Editorial | The Bain ruling, evangelicals and Rev Roper
Jamaica's Supreme Court made a historic ruling last week in Brendan Bain's case which should be cause for thoughtful reflection by Jamaica's evangelical churches in their current quarrel with the Rev Garnett Roper.
By way of background, Professor Bain is a medical doctor who used to run the University of the West Indies' (UWI) Caribbean HIV/AIDS Regional Training (CHART) Network initiative, until he was fired in May 2014 amid a controversy over his decision to provide testimony on behalf of a group of Belizean churches that opposed efforts to have the country's law against buggery declared unconstitutional. The UWI argued that it dismissed Prof Bain because he had lost the confidence of the constituencies with which he had to work in a programme, part of whose mandate was the elimination of discrimination and stigma against people living with HIV/AIDS and whose strategy included taking a human-rights approach to the sexual orientation of individuals.
In its ruling, the major part of which was written by Justice Paulette Williams, the court's three-member panel held that the university did not breach the terms of Prof Bain's contract by firing him and determined that he was owed only J$4.27 million, to which he was entitled in lieu of three months' notice. Justice Williams also dismissed Prof Bain's claim that he was defamed in a statement published by the university about his dismissal.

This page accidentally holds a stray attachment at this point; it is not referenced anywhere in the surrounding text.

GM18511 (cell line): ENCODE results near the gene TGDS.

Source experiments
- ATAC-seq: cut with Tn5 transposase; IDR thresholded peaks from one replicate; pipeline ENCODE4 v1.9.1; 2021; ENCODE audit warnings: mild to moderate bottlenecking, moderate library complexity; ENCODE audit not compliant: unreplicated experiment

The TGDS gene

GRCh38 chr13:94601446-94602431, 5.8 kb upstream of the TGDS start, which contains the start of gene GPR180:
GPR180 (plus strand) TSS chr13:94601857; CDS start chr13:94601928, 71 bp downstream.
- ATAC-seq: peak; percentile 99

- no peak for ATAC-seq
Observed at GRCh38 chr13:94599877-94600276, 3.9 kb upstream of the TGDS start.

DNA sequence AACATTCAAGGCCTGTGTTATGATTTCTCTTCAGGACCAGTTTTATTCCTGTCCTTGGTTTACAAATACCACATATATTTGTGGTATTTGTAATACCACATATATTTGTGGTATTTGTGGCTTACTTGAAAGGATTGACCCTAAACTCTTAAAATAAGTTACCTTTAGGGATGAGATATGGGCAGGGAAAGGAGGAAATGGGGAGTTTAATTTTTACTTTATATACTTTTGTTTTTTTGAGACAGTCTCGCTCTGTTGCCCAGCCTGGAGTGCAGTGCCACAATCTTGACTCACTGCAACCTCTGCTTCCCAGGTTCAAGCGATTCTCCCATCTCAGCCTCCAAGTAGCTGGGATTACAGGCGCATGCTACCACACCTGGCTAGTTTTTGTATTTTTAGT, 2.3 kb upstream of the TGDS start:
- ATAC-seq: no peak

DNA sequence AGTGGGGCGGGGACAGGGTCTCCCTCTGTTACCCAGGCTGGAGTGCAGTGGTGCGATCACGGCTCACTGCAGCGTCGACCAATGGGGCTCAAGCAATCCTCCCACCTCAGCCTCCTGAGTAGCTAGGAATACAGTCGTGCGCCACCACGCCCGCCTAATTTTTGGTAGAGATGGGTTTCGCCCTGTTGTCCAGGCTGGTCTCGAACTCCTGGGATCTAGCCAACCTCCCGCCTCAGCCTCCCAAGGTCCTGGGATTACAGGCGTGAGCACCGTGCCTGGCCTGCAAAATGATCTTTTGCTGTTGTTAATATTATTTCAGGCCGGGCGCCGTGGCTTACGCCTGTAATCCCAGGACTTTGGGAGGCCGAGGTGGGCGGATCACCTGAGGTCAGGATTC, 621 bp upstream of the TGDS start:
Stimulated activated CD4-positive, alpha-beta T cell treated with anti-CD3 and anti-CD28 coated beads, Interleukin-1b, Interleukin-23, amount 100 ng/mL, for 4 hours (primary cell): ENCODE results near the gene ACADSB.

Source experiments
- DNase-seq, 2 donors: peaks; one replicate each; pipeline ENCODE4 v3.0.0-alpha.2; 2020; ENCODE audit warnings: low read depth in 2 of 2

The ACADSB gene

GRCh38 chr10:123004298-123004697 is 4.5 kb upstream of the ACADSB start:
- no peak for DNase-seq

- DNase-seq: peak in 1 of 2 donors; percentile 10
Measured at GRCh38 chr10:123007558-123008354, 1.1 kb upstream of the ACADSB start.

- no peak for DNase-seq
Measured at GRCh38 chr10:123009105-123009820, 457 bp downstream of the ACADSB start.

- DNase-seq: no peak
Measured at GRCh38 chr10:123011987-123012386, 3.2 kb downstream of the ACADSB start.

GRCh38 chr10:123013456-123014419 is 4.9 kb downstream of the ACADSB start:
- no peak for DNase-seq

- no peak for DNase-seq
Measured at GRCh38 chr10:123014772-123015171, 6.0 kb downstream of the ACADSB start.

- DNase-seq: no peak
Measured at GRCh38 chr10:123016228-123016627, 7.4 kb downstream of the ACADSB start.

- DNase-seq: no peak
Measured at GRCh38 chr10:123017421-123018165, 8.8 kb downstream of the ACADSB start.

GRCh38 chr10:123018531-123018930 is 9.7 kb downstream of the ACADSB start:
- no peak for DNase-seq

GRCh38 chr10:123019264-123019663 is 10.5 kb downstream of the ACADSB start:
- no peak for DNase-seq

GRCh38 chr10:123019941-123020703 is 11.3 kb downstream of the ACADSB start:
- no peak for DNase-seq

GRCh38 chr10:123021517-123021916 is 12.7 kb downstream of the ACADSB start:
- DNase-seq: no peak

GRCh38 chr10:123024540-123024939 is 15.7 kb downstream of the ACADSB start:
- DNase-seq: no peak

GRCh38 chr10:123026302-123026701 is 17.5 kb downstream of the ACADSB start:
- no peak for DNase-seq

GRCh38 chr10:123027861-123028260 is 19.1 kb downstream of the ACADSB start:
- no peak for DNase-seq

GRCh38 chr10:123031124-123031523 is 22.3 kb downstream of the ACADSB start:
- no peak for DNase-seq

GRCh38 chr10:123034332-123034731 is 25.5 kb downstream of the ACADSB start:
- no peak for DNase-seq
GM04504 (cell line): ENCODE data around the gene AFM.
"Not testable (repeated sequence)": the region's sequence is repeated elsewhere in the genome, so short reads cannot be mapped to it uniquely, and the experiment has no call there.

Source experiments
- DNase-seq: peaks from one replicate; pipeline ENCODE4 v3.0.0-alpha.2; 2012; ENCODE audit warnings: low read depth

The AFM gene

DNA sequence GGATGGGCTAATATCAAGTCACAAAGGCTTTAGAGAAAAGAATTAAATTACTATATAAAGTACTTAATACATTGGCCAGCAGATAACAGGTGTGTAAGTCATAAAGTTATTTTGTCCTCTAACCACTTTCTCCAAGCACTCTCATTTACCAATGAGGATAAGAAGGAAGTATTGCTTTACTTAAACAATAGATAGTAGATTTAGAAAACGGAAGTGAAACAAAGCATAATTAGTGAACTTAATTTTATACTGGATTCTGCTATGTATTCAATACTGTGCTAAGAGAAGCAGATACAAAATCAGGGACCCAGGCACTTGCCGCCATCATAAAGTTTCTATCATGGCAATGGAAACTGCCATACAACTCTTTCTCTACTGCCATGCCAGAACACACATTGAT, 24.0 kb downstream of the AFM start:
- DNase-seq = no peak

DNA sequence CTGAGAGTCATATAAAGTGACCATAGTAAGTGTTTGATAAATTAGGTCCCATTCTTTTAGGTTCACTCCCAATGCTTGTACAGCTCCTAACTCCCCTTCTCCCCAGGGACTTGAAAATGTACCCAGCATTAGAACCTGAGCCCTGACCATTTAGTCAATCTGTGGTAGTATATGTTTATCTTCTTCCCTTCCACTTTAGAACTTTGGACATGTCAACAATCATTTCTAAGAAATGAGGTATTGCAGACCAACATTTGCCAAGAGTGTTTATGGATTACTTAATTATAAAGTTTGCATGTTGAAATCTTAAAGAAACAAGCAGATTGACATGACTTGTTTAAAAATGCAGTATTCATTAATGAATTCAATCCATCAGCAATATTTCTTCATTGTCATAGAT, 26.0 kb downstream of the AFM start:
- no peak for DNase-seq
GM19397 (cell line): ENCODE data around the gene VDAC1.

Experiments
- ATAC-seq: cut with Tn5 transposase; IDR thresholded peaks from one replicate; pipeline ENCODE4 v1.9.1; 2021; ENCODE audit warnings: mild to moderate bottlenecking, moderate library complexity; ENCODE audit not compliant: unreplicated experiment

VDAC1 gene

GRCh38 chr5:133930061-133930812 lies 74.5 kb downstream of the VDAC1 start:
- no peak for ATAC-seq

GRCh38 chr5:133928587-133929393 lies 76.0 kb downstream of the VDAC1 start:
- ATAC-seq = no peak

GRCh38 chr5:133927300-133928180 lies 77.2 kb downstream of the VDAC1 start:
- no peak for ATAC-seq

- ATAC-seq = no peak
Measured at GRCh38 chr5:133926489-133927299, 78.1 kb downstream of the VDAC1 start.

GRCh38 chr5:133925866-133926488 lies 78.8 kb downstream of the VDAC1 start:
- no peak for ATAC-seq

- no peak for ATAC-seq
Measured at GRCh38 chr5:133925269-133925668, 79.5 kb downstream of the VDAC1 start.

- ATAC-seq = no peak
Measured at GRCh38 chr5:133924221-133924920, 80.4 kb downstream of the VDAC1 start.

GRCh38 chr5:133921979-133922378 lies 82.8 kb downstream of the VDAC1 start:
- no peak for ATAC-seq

But rejecting that the UWI substantiated its argument for Prof Bain's dismissal, and concluding that it flowed directly from the expert testimony he gave in Belize, Justice Williams declared:
"Having ... found that the termination of his contract was due to his giving the expert report, I am satisfied that in terminating his contract for that reason, the defendant breached the claimant's right to freedom of expression" guaranteed at Section 13 (3) (c) in the Charter of Fundamental Rights and Freedoms of the Jamaica Constitution.
The court, however, awarded Prof Bain no compensation for this breach. It said the declaration of itself was sufficient.
The ruling, nonetheless, is a landmark. It is the first time that a case has been pleaded - and the court has ruled - in which someone sought to assert a fundamental constitutional right against its infringement by a juristic person, or a body that is a not a natural person, but which is recognised in law as having rights and obligations.
Opened door to testing
Until the 2011 constitutional amendment obligating "all persons" to "respect and uphold the rights and freedoms of others", claims in Jamaica for such breaches were primarily against the State. Even if on the specific facts the ruling were to be overturned at appeal, the principles established by the Constitution are clear and the Bain case has opened the door to their testing.
We don't expect that this will be the case with Rev Roper, the principal of the Jamaica Theological Seminary and the Jamaica Evangelical Alliance (JEA), several of whose affiliates and spokespersons were active in a campaign in support of Prof Bain in his fight to stay at CHART.
Rev Roper, a liberal theologian and pastor of the Missionary Church, recently and publicly supported the repeal of Jamaica's law that criminalises anal sex. As a consequence, he was disinvited from speaking at two functions that are the 50th anniversary celebrations of the evangelical alliance. He was also threatened with expulsion from the group.
"We reserve the right to ask somebody to remove themselves from the organisation by virtue of the fact that what they have articulated publicly is not in the interest of advancing the case of the association..." said Alvin Bailey, JEA president and bishop of the Holiness Christian Church. "...The evangelical churches are partners to a lawsuit to retain the buggery law..."